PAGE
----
MARGARET Thatcher came to Oklahoma 20 years ago and spoke about the importance of democracies and, especially, the need to stand firm against tyranny. It might serve President Barack Obama well to review some of what she said that day.
Thatcher, the former British prime minister who died Monday at age 87, visited Tulsa and Oklahoma City on March 25, 1993, as part of a speaker series sponsored by Oklahoma State University. She addressed a full house at Oklahoma City's Civic Center, telling attendees that totalitarian rulers needed to realize they won't ever win through military might “because we, the West, will see that you don't.”
The United States has since invested heavily to root out evil in Iraq and Afghanistan, of course. But the current occupant of the White House much prefers a “let's all get along” approach on the international stage, and indeed spent the early part of his first term apologizing to other countries for what he perceived as our heavy-handedness.
In an editorial Monday, The Wall Street Journal noted that other countries — many of them bad places like North Korea and Iran — have only enhanced their ability to produce nuclear weapons as the Obama administration has called for nuclear arms control. “On present trend, the president who promised to rid the world of nuclear weapons is setting the stage for their greatest proliferation since the dawn of the atomic age,” the Journal said.
Thatcher earned her “Iron Lady” nickname because she was tough and single-minded during her 11 years as prime minister. A champion of free markets, she helped transform Britain's economy, in part by winning tough battles with unions. She used military force to reclaim the Falkland Islands after they had been seized by an Argentine military junta. And along with President Ronald Reagan and Pope John Paul II, she is credited with helping win the Cold War.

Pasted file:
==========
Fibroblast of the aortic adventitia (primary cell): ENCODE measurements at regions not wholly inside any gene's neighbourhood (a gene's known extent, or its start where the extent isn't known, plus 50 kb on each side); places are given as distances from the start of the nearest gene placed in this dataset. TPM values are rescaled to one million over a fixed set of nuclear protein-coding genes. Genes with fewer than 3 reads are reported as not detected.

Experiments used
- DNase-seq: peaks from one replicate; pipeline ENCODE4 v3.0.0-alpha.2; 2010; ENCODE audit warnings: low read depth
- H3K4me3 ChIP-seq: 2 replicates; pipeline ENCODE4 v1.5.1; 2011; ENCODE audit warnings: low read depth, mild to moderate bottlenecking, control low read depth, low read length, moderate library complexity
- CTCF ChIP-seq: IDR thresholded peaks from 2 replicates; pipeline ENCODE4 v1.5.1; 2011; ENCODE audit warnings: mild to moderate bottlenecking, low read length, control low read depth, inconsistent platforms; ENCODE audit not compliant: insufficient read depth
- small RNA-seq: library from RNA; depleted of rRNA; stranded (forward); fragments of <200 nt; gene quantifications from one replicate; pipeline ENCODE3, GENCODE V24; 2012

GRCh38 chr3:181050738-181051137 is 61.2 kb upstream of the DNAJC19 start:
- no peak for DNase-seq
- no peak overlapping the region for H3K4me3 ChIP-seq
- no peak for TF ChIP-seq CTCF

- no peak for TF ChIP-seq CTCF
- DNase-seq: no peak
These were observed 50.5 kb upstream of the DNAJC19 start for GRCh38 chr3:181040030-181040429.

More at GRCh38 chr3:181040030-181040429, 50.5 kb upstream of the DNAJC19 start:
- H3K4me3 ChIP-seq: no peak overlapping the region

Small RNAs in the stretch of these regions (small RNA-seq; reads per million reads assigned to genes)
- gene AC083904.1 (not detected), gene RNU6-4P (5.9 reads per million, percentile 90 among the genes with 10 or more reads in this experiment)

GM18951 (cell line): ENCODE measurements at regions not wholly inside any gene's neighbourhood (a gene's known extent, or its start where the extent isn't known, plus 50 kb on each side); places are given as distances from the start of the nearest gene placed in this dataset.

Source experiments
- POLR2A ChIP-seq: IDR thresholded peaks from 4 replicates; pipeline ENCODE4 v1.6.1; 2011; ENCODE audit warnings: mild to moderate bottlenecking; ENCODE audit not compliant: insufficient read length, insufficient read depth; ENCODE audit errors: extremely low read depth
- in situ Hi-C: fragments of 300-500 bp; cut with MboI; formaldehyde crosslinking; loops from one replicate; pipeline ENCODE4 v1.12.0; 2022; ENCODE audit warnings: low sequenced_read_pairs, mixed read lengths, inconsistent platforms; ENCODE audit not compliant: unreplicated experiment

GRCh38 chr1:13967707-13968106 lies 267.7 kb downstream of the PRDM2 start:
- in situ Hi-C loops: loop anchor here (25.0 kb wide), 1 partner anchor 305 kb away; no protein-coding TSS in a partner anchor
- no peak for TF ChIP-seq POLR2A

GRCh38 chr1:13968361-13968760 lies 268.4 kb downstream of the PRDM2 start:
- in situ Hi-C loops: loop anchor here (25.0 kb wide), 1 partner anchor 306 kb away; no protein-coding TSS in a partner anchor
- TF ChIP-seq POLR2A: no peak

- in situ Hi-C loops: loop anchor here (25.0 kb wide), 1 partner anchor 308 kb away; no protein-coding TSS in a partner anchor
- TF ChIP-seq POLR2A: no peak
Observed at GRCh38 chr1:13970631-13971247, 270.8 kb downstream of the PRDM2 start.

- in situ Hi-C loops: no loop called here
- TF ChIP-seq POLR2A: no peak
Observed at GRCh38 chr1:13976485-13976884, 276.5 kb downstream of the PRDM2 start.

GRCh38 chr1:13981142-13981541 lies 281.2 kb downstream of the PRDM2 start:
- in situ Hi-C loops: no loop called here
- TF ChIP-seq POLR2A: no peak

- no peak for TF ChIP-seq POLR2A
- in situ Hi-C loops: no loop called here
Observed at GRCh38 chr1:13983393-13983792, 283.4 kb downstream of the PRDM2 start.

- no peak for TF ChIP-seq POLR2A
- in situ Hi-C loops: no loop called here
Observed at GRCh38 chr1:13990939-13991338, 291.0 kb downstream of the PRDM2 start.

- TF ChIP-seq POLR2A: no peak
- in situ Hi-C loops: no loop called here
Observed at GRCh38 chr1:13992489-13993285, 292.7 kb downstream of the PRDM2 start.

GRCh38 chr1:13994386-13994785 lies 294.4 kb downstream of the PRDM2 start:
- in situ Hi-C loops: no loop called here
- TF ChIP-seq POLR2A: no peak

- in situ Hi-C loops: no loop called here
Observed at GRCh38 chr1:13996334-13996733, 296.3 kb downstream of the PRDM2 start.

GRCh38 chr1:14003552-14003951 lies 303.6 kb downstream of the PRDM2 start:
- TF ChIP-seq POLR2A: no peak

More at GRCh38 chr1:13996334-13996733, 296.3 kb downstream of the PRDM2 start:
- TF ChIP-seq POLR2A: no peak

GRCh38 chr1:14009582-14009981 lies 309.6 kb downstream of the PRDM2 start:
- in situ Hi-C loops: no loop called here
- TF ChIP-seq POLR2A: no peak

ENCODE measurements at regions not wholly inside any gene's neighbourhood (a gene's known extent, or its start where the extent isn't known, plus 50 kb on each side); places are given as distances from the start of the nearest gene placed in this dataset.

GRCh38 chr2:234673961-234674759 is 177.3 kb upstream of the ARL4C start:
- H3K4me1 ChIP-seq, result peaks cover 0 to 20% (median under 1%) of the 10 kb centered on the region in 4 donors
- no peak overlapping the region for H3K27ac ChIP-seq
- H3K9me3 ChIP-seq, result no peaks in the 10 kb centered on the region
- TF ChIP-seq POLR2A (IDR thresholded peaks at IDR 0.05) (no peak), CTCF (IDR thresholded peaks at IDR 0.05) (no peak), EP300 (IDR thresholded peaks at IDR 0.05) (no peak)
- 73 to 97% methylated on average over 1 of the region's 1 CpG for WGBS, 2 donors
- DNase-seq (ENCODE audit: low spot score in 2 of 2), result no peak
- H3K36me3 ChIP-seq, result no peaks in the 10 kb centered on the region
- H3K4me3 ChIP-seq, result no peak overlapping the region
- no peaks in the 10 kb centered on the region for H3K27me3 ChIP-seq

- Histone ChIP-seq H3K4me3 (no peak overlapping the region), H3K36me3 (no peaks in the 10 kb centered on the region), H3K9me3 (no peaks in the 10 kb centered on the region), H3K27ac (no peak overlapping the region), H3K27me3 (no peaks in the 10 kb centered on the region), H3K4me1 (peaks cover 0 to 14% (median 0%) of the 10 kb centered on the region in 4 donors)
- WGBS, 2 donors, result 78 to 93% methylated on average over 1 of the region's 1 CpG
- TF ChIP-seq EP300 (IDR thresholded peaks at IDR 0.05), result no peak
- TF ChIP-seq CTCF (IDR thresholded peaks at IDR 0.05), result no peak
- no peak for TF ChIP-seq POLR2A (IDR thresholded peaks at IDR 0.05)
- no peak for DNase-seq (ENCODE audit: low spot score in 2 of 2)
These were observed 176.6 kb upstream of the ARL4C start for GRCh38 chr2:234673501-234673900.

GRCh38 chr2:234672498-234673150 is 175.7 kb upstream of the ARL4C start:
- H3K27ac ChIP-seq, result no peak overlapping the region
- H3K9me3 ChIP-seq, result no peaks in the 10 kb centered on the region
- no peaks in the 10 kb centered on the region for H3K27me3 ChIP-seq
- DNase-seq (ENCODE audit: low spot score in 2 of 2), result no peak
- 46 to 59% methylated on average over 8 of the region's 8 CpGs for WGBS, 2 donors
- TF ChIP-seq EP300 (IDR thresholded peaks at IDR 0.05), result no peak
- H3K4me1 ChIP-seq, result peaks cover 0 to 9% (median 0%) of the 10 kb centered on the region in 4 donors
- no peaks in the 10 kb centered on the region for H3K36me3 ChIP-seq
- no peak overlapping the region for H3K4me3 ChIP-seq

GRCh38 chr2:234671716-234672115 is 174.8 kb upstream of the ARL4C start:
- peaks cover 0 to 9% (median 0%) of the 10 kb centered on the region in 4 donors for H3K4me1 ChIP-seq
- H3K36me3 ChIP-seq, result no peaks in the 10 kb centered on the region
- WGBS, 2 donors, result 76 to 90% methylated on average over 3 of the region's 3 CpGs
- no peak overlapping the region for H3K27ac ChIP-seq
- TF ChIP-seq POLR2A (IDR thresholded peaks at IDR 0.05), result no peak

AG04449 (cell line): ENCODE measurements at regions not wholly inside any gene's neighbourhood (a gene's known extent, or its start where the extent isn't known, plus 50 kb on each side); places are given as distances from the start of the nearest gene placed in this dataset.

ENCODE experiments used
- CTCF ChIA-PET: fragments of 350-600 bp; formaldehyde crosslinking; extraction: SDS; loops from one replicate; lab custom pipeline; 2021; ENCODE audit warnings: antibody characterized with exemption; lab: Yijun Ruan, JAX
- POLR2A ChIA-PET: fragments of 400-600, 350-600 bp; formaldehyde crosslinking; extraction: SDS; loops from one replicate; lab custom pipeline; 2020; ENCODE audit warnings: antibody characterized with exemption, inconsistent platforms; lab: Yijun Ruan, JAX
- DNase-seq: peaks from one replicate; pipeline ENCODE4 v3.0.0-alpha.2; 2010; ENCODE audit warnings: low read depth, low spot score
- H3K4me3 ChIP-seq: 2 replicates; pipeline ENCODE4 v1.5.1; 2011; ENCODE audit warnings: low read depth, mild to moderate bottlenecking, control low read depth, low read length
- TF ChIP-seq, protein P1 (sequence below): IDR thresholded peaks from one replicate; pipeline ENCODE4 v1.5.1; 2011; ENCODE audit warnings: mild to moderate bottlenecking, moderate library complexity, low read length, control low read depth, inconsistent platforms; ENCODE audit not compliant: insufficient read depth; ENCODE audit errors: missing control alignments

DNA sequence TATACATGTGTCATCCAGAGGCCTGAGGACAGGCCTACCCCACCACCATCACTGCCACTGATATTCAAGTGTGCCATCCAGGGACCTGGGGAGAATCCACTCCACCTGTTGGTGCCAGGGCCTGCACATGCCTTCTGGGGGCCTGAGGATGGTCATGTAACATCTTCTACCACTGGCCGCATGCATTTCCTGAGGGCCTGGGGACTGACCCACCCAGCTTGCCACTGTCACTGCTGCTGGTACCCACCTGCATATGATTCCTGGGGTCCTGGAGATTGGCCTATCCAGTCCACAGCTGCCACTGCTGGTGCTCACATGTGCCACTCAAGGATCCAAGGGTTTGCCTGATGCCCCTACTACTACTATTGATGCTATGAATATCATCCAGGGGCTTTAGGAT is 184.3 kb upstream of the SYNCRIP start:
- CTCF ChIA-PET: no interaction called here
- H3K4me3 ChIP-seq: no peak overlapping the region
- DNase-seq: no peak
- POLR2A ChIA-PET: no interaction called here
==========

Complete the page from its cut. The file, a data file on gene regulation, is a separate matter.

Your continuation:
In her Oklahoma City speech, Thatcher recalled attending a disarmament conference at the United Nations during the Falklands crisis. The conference included numerous politicians, “who of course were all talking about peace. We all do. ...
“They were saying, ‘Disarmament, disarmament.' I said, “Look, there will always be tyrants in the world. There have been throughout history,'” The Oklahoman recounted in an editorial a few days later. If those who want peace don't have weapons, “no one will stop those tyrants,” she said.
She cited the Falklands War, Reagan's air strikes on Libya in 1986 (in retaliation for a terrorist bombing of a West Berlin disco that killed one U.S. soldier and wounded 50 others), and President George H.W. Bush's decision to invade the Persian Gulf and other flare-ups around the world during her tenure as examples of the importance of a strong defense. “At no stage — because of the policies we had followed of keeping a strong defense, and the latest technology — at no stage, when we came to those decisions, did either President Reagan or President Bush or myself have to stop and think, ‘Have we got the right weapons to do it? And the right, trained people? We knew we had. ...”
Twenty years later we've got sequestration, which is forcing haphazard cuts to all government budgets and hitting our military the hardest. The idea was the brainchild of the Obama administration.